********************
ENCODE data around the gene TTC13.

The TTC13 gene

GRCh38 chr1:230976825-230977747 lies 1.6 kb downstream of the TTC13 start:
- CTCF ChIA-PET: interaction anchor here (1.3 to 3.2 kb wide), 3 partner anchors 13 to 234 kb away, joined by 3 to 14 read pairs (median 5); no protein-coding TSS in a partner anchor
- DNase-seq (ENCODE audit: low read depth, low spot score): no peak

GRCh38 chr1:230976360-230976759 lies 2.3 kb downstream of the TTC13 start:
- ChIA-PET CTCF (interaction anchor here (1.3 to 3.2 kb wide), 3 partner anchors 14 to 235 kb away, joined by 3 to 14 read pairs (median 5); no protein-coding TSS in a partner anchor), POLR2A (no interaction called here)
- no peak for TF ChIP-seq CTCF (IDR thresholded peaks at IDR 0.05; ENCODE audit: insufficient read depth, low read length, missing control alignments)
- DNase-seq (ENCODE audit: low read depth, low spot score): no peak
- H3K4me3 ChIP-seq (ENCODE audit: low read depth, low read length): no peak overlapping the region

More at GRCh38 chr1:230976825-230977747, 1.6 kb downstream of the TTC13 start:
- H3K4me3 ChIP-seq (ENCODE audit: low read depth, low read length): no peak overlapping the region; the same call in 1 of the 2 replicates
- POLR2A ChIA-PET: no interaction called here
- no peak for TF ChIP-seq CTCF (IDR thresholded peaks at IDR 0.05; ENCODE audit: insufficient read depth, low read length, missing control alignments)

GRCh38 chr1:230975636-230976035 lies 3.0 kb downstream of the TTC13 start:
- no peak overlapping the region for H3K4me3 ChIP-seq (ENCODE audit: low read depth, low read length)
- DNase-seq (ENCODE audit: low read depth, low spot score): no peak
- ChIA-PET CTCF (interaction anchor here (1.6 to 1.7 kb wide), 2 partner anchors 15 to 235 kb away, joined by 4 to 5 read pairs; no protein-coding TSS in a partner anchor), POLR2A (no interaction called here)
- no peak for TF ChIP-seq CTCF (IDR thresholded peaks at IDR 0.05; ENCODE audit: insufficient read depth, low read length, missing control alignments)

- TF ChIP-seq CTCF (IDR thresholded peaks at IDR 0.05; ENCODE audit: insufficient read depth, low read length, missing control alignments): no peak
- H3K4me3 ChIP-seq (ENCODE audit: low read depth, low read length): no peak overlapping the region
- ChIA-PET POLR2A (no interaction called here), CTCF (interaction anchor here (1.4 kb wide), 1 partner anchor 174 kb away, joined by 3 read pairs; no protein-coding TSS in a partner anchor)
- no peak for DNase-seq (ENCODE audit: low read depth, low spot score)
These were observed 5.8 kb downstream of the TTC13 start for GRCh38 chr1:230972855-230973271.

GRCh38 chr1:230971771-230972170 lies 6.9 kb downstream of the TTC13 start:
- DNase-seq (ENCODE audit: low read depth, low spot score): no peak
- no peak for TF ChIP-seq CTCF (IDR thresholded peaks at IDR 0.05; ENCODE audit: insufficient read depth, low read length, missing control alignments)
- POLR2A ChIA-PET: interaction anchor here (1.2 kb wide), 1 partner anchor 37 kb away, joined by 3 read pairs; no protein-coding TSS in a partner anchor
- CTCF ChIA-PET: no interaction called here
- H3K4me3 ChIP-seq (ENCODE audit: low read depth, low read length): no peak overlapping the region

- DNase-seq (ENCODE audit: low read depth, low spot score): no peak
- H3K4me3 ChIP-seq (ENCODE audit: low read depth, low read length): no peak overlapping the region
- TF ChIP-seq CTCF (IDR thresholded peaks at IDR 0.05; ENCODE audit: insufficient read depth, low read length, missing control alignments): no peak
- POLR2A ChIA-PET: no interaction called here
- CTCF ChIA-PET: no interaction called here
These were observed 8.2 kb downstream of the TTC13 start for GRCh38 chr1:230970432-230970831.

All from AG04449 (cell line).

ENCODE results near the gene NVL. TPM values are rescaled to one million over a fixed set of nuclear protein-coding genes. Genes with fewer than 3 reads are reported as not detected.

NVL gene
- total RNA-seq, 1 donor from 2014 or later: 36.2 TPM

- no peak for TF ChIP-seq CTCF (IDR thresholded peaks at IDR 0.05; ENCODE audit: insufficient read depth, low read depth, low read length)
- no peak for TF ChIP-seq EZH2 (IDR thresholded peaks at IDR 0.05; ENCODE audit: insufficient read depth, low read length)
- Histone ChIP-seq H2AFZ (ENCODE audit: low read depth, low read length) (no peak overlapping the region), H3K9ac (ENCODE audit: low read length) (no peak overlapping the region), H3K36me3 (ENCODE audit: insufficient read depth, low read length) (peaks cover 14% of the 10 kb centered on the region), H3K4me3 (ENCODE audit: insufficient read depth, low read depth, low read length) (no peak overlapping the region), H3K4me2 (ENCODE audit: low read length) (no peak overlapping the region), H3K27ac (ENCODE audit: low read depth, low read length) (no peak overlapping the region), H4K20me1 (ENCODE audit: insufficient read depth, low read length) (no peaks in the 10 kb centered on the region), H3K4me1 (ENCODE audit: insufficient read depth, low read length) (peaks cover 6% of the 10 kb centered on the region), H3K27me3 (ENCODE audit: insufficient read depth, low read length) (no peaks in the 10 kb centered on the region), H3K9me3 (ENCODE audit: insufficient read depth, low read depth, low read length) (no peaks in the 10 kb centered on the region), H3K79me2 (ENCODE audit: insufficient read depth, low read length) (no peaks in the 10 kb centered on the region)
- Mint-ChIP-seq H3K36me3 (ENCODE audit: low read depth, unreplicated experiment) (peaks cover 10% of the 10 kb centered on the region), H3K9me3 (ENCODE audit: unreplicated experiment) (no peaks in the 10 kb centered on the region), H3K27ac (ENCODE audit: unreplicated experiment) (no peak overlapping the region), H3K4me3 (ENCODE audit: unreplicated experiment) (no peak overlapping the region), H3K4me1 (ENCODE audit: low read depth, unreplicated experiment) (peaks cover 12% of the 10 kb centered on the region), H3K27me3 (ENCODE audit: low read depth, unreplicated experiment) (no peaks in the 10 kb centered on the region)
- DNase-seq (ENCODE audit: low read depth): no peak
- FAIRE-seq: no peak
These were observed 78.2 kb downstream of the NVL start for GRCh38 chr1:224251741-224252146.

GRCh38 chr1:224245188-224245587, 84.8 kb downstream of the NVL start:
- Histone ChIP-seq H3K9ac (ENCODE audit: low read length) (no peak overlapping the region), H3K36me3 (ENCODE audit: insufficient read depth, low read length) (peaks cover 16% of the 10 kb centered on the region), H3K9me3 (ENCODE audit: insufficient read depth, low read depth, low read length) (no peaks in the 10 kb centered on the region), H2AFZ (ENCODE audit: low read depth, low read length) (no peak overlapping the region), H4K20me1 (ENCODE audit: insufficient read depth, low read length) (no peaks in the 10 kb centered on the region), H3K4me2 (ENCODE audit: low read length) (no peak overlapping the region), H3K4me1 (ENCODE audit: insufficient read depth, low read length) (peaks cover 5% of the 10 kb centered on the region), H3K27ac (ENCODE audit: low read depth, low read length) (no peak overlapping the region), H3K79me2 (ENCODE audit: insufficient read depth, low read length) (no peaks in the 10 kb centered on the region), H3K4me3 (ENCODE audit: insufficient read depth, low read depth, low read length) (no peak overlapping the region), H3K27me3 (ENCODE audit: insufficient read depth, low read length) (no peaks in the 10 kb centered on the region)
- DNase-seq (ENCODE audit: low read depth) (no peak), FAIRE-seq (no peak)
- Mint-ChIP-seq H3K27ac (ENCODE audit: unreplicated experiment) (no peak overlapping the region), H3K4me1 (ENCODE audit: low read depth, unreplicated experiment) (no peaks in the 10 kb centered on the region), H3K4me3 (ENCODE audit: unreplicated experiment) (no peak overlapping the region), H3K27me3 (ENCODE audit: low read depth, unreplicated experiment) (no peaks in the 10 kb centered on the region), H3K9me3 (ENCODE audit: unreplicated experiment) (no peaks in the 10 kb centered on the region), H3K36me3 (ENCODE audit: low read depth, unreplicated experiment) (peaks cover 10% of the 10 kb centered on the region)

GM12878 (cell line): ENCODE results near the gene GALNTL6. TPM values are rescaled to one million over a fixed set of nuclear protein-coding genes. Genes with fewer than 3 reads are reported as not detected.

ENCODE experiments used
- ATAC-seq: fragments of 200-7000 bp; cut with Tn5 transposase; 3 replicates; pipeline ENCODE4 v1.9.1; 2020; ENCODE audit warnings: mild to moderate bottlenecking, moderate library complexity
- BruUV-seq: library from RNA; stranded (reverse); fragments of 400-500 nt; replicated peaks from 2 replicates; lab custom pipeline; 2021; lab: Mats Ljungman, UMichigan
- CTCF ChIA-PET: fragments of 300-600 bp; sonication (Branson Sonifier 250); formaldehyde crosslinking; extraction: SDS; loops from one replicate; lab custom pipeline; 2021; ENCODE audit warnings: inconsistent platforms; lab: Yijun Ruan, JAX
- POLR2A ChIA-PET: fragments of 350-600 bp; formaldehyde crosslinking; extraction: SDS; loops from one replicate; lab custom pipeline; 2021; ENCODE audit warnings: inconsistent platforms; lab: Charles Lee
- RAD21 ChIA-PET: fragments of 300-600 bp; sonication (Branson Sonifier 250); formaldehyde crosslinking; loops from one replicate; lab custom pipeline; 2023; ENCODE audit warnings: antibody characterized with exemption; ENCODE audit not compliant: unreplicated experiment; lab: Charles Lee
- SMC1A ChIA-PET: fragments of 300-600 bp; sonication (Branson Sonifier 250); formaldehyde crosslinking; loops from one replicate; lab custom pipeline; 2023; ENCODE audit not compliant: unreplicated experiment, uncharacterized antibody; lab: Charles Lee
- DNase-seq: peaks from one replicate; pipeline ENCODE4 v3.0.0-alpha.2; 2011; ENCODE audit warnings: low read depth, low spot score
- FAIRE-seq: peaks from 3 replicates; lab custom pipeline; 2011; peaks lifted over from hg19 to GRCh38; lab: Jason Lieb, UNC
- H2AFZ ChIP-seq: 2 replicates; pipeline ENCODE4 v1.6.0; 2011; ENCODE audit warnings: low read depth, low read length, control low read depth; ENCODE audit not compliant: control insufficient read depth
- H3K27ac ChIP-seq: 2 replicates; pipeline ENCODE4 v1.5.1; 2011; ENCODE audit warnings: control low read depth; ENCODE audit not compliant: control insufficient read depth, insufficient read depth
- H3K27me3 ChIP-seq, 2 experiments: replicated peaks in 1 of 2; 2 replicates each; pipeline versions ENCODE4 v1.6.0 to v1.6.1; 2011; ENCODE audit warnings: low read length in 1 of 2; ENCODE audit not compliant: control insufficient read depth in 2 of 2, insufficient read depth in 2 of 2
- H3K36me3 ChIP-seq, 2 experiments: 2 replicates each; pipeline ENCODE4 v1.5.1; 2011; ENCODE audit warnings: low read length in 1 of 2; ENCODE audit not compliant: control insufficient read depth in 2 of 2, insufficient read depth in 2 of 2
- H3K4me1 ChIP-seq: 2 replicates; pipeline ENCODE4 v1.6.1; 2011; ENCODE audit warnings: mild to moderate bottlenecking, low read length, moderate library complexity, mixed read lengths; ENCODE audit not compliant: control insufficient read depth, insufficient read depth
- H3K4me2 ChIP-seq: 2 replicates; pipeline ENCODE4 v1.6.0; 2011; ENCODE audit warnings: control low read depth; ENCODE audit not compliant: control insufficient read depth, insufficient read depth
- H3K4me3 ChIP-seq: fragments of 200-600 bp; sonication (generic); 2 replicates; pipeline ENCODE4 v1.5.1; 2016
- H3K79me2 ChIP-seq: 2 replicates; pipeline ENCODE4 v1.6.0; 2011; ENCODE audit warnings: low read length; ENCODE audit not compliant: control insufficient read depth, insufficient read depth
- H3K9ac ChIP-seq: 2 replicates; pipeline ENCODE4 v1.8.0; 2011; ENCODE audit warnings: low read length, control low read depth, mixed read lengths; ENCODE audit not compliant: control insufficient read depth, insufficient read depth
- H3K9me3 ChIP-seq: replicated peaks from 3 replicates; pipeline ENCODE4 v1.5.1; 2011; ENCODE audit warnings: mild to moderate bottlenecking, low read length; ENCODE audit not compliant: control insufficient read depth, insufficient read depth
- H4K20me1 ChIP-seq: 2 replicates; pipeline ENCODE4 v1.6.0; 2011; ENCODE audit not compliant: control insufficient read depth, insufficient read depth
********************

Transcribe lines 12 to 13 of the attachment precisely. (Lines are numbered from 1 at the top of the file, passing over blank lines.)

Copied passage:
- H3K4me3 ChIP-seq (ENCODE audit: low read depth, low read length): no peak overlapping the region; the same call in 1 of the 2 replicates
- POLR2A ChIA-PET: no interaction called here